Shortly after Christmas 2021, The Washington Post broke the story that Envigo, one of the largest lab beagle breeders in America, was cited in July by the U.S. Department of Agriculture for widespread animal welfare violations in its Cumberland, Virginia facility. During a seven-month period, over 300 puppies died. Dozens of beagles were found with fight wounds; others were severely diseased. Nursing mothers were deprived of food for nearly two full days.
— Daily Star (@dailystar) December 28, 2021
Unfortunately — though unsurprisingly — Envigo received no fines or penalties for their misbehavior.
Knowing Envigo’s horrible track record, one question comes to mind: who on Earth would purchase animals from this company?
If you’re an American taxpayer, the answer is simple and sad: you did.
White Coat Waste Project (WCW) has obtained exclusive documents via Freedom of Information Act (FOIA) requests revealing that one National Institutes of Health (NIH) lab has purchased over seven dozen beagles from Envigo since 2019 alone, some as young as one year old, at a cost to taxpayers of between $1,000 and $1,500 per dog.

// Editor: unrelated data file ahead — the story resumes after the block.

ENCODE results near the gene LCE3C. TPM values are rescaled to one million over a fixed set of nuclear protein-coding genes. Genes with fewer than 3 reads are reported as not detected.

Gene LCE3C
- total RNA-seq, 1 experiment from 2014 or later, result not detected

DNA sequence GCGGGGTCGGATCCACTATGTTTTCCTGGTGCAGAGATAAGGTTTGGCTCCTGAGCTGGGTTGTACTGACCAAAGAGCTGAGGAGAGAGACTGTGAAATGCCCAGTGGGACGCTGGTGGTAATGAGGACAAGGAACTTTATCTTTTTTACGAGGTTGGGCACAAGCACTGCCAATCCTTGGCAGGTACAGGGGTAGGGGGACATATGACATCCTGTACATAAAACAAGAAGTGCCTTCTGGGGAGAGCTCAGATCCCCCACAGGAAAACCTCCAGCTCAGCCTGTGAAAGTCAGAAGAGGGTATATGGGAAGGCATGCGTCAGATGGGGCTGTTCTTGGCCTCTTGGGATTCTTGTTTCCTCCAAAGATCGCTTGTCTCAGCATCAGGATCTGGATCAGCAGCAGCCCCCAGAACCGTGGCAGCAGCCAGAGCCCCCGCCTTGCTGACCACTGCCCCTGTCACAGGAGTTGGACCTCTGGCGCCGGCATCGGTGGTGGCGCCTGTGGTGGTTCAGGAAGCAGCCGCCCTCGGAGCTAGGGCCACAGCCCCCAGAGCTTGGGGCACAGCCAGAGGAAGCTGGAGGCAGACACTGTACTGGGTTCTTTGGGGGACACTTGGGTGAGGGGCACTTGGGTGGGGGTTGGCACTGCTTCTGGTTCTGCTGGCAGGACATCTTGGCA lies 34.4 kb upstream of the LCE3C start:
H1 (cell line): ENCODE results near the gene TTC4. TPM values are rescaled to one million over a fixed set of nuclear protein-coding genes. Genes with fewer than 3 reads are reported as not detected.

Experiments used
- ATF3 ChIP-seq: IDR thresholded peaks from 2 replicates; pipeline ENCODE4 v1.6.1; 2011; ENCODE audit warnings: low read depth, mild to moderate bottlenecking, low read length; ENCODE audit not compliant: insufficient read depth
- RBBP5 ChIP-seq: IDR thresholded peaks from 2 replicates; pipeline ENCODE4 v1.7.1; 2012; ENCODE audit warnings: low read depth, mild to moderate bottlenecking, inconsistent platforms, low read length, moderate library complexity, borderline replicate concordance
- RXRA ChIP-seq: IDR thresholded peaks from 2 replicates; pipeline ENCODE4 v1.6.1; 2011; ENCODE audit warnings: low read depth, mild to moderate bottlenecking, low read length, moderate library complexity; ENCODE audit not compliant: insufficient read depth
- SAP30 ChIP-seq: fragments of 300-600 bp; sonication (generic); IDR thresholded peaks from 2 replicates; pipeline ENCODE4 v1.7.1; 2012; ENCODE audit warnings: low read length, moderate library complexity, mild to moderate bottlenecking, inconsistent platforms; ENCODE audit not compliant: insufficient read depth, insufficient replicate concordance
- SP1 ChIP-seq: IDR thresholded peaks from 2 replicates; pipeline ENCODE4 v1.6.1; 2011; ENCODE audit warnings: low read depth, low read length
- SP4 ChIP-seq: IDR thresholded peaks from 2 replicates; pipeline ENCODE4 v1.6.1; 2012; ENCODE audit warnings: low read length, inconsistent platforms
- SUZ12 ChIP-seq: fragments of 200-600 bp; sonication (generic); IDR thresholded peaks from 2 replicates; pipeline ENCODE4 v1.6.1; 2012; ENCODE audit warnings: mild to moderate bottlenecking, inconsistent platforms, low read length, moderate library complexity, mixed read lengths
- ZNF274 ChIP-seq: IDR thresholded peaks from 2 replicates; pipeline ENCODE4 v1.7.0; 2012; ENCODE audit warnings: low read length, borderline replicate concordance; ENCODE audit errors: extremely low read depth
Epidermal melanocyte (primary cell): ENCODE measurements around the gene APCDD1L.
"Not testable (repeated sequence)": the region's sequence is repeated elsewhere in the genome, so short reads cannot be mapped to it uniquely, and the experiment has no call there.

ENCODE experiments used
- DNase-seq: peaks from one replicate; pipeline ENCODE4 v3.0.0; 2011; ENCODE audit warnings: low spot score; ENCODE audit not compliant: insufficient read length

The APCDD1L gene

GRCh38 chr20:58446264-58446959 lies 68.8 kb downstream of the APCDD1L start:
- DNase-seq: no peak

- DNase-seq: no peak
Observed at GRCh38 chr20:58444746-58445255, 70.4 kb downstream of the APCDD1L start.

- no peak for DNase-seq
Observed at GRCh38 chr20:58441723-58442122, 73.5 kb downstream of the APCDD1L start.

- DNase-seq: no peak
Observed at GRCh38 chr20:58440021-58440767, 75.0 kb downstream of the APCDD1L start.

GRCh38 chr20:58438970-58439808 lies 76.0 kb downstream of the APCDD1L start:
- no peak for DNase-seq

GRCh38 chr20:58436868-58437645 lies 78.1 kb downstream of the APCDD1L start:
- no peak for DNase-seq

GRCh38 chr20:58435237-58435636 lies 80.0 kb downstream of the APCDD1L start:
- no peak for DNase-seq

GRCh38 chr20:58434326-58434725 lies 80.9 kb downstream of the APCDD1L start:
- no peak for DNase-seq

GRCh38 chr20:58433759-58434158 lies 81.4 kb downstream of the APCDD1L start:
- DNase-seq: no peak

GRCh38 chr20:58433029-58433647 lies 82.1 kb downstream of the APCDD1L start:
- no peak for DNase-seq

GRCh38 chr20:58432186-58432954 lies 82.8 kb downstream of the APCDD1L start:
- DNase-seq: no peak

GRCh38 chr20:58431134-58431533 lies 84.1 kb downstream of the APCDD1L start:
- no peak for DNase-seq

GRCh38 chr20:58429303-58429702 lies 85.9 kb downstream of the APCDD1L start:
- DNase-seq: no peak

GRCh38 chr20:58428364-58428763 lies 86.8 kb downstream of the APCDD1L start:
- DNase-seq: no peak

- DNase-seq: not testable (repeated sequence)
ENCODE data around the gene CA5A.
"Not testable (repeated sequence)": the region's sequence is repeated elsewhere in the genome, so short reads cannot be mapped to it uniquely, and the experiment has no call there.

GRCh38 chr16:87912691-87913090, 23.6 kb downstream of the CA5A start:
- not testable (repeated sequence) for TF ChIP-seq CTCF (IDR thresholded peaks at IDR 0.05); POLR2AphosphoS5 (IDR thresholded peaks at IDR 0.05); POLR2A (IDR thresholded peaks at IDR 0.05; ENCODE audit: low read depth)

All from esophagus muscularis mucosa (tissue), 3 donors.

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These dogs have a dismal life in Envigo’s breeding facilities. Sadly, it does not improve once the NIH takes ownership of them — because that’s when the painful, cruel experiments begin.
The NIH purchases these dogs in order to use them in deadly “toxic shock” experiments. The experiments are categorized as “Category D,” meaning they involve significant pain and/or distress.
Based on the details of the experiments, that’s an understatement. Experimenters take the young dogs, cut their throats open, and implant pneumonia-causing bacteria directly into their lungs.
Then they wait to see how quickly the dogs die.
Any dog who survives 96 hours is considered a “survivor.”
The reward for “surviving” is immediate euthanasia.
It’s tragic that taxpayers are forced to foot the bill for these outlandishly cruel experiments.
— Kerri O’Brien (@Kerri8News) February 2, 2022
The recent violations aren’t Envigo’s first misstep. The company’s subsidiary that deals dogs to labs was formerly named Hazelton Research Products, a firm with a long and troubled history. In 1989, several dozen macaques died at one of their facilities in Reston, Virginia. When attempting to discover the cause of the monkeys’ death, scientists were horrified to find that the monkeys had contracted the Ebola virus — and that four workers at the facility had been exposed to the deadly virus. While most Ebola cases have a fatality rate of 90%, this particular strain of Ebola was, amazingly, not harmful to humans. The workers were unharmed, and a dire pandemic was narrowly avoided.
All 450 monkeys at the facility, however, were killed.
Do you think the company learned their lesson? Not even close — because the same thing happened in Texas in 1996.
No wonder they changed their name!
It’s time to tell Uncle Sam that enough is enough.